Republicans and conservatives engage in shady election tactics across Virginia

(AP photo/Steve Helber)

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By Carolyn Fiddler

October 27, 2023

 It started when Angie Archer received a text from a group called Our United Voices last week. 

The group, which purports to be a 501(c)(4) nonprofit organization “that leverages cutting-edge data science, expert political strategy, and communication networks to identify trends in swing voter psychology to develop persuasive messaging that motivates individuals to vote center-right,” offered to stop by her home to help her “securely submit” her absentee ballot.

Republicans and conservatives engage in shady election tactics across Virginia

Archer, however, identifies as a Democrat. Angry, she sent a terse reply to the text and “spewed some stuff,” assuming the group would be discouraged from contacting her again.

But not only did this group reach out to her again – they did so in person.

Dogwood spoke with Archer, who was approached at her home – which prominently features campaign signs for Democratic candidates in the yard – the following week by a woman who offered to collect her ballot and deliver it to a drop box. Archer had received a ballot by mail and had not yet returned it.

Archer told the woman she hadn’t filled out the ballot yet and planned to mail it back on her own, but she was skeptical of the offer more broadly.

Archer’s uninvited visitor did not name an organization she represented, instead simply saying she was with the “Republicans.” But the Our United Voices flier pictured below had apparently been left tucked in Archer’s door just before she opened it to confront the woman attempting to collect her ballot.

Republicans and conservatives engage in shady election tactics across Virginia

Republicans and conservatives engage in shady election tactics across Virginia

“It was a troubling experience,” Archer told Dogwood. “Was she attempting to steal my ballot because I appeared to be a Democrat?”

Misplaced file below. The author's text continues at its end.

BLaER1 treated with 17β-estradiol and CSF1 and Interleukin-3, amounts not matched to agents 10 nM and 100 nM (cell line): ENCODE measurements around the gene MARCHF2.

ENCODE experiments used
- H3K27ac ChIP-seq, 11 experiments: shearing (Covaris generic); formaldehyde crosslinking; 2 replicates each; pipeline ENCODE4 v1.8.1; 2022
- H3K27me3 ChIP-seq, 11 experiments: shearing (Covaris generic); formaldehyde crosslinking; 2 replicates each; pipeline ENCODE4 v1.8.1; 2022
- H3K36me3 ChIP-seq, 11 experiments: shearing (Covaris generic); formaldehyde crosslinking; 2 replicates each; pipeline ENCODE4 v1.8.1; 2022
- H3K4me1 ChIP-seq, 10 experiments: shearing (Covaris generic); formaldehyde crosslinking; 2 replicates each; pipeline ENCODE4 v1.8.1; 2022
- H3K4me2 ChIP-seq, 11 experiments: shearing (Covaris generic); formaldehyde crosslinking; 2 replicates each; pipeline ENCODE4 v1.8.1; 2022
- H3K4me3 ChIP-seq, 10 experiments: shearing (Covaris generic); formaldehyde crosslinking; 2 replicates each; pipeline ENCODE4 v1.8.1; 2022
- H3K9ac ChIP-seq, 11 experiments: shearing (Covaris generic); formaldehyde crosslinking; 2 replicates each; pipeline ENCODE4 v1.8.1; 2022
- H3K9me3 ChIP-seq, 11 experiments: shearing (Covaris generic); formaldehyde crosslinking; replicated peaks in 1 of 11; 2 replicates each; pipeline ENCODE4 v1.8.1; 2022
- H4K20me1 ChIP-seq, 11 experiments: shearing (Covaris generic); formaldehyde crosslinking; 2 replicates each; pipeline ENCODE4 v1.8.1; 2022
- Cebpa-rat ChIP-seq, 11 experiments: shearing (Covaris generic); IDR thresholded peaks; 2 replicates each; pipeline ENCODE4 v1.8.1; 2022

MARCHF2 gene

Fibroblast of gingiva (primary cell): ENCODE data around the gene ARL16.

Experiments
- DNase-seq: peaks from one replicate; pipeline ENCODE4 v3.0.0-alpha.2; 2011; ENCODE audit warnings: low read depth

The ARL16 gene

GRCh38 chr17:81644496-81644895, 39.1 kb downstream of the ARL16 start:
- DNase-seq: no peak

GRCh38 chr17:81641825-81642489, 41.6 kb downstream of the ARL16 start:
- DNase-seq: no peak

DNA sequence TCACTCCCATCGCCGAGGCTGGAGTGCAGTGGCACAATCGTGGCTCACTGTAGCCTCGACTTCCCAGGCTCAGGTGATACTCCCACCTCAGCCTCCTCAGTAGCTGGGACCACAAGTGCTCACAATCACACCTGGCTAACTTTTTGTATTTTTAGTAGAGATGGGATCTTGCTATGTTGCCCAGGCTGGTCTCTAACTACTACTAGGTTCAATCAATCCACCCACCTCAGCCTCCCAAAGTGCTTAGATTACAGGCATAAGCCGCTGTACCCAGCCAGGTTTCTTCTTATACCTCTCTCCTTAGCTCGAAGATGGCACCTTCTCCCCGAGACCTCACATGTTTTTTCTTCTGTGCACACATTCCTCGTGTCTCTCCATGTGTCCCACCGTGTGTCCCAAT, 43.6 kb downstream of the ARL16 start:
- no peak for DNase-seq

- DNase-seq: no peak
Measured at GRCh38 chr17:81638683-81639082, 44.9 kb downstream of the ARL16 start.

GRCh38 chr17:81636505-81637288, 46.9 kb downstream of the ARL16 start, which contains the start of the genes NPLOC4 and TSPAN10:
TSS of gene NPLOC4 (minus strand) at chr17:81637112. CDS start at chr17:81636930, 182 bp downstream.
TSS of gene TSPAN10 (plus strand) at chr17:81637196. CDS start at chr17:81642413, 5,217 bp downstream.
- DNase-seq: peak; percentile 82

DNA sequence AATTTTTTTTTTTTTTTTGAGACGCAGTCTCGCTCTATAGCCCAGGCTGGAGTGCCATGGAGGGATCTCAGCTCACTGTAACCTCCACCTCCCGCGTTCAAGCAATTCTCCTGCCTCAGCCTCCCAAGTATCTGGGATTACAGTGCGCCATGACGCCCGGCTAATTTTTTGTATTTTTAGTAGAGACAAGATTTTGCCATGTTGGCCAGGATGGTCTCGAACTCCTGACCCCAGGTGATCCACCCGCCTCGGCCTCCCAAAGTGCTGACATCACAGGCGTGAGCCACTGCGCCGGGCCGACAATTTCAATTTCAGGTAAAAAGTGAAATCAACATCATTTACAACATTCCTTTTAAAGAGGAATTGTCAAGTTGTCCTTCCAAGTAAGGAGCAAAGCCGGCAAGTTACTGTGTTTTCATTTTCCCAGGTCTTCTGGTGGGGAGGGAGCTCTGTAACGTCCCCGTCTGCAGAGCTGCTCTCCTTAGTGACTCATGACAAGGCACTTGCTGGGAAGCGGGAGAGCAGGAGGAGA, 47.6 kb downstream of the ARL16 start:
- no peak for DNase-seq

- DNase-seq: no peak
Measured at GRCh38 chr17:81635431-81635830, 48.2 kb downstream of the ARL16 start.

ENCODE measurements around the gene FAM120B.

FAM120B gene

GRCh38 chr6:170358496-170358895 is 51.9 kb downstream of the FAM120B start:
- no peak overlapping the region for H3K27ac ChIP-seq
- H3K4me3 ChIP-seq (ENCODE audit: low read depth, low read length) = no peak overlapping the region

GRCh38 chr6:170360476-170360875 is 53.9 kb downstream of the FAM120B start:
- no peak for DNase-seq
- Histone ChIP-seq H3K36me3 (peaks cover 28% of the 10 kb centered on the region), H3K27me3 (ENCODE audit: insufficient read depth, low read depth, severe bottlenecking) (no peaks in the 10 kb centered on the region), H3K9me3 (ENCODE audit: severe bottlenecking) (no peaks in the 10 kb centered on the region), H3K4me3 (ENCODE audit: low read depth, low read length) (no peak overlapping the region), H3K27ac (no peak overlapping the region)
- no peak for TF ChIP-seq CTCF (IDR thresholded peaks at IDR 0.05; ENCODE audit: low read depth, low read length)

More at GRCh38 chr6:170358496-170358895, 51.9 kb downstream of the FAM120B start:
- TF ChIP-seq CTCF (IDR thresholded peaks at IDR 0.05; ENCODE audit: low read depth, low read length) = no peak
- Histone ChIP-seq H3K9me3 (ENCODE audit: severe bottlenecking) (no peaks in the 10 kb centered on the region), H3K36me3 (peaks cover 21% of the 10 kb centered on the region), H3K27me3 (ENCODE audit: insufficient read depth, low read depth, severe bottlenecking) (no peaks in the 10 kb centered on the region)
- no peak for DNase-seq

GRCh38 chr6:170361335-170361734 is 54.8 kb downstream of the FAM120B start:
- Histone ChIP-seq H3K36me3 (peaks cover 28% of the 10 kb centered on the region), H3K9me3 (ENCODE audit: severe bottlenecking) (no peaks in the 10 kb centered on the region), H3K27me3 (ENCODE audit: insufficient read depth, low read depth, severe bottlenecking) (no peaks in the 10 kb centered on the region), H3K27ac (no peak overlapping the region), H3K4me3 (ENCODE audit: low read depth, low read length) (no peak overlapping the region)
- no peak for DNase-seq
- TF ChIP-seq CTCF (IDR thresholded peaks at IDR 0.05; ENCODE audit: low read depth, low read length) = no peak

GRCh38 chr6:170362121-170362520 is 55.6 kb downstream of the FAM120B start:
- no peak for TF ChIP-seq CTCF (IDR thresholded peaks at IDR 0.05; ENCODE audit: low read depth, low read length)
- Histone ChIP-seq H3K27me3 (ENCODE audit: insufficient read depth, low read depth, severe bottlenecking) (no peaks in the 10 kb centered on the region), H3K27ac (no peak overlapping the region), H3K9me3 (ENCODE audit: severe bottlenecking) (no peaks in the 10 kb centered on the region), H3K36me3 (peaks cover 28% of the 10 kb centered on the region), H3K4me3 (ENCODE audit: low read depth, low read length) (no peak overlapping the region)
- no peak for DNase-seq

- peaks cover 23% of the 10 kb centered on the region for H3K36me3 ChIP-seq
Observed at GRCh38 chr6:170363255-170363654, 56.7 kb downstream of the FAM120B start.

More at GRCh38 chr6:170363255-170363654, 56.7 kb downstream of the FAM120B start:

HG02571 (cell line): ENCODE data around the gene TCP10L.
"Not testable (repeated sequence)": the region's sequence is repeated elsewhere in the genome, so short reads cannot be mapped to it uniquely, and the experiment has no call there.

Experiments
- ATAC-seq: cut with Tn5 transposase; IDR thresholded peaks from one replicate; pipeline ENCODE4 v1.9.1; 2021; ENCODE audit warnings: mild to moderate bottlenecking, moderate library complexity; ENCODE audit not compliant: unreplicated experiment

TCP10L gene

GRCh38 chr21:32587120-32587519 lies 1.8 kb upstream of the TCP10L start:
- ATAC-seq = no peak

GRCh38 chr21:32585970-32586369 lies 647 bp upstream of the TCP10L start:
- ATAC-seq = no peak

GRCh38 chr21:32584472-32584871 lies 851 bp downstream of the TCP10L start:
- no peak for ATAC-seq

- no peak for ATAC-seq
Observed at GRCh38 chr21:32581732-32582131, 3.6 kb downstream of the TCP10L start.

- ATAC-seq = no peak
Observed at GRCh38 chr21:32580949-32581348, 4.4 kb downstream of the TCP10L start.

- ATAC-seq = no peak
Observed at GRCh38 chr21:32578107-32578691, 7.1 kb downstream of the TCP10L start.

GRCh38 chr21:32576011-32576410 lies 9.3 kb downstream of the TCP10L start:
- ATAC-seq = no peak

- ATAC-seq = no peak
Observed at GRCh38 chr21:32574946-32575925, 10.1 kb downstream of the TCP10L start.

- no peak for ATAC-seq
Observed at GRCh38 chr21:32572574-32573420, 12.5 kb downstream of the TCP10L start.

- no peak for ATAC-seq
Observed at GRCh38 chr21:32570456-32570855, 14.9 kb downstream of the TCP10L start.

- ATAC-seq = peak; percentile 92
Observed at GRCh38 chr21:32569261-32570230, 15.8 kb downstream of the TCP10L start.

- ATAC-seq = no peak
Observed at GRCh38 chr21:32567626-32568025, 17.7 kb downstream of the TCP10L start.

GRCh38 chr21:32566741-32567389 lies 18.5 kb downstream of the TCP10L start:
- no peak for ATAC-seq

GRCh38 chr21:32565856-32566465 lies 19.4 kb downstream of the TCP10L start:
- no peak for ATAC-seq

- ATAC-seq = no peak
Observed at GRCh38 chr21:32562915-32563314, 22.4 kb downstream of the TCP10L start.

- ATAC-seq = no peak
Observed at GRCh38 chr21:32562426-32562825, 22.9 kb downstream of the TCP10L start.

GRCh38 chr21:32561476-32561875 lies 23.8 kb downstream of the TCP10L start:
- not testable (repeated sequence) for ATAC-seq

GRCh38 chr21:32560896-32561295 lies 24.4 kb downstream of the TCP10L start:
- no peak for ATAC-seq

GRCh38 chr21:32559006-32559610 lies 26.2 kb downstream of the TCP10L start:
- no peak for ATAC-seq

“I was planning to drop my ballot in the mail in a day or two, but now that doesn’t feel safe – if Republicans will do this, what else will they stoop to?” she continued. “I’ll drive my ballot to the registrar’s office instead.”

Voting by mail in Virginia is secure – you can even track your ballot – but Archer’s reticence seems understandable in light of this unwanted offer from a group clearly not aligned with her political interests.

The delivery of completed absentee ballots to a drop box by a third party—though unusual—isn’t illegal in Virginia; Attorney General Jason Miyares issued an official opinion on the matter affirming its legality on Thursday  upon the request of a fellow Republican. But other conservative antics around voting in the 2023 elections in recent weeks suggests that Republican efforts to protect and facilitate voting are less than above board.

Early this month, Fauquier and Prince William County residents were surprised to receive flyers at their homes falsely threatening the loss of Social Security benefits, concealed carry permits, child custody rights, and more if they failed to vote in the Nov. 7 election.

The flyers claim to have been distributed by a group called “Virginia Voter Assistance,” which is a “special project” of Look Ahead America, a conservative political nonprofit founded in 2017 by Matt Braynard, the former director of data and strategy for Donal Trump’s presidential campaign. Braynard also previously worked for the Republican National Committee and founded the Voter Integrity Fund, a group that engaged in “shoddy, fly-by-night” efforts to unsuccessfully demonstrate the existence of widespread voter fraud in the 2020 election.

Look Ahead America purports to “not support or oppose candidates for public office” and until recently, was focused on advocating for Trump supporters arrested in the Jan. 6, 2021 riots at the US Capitol. In August, however, the group shifted its focus to Virginia and turning out conservative voters in the commonwealth, apparently as a sort of dry run for the 2024 presidential election, according to an email posted on the group’s website.

Multiple residents of both counties complained to their local election officials, and Virginia’s attorney general responded by sending Look Ahead America a cease-and-desist letter saying that the group may be criminally prosecuted for voter intimidation if it fails to stop distributing literature containing these “patently false” claims.

According to the Richmond Times-Dispatch, Look Ahead America is a client of LINK Public Affairs, which sent a press release about the organization’s Virginia launch. LINK Public Affairs was founded and is co-led by Matt Moran, who is also executive director of Spirit of Virginia, Republican Gov. Glenn Youngkin’s PAC.

The Youngkin administration has also been behind some potentially shady election efforts recently.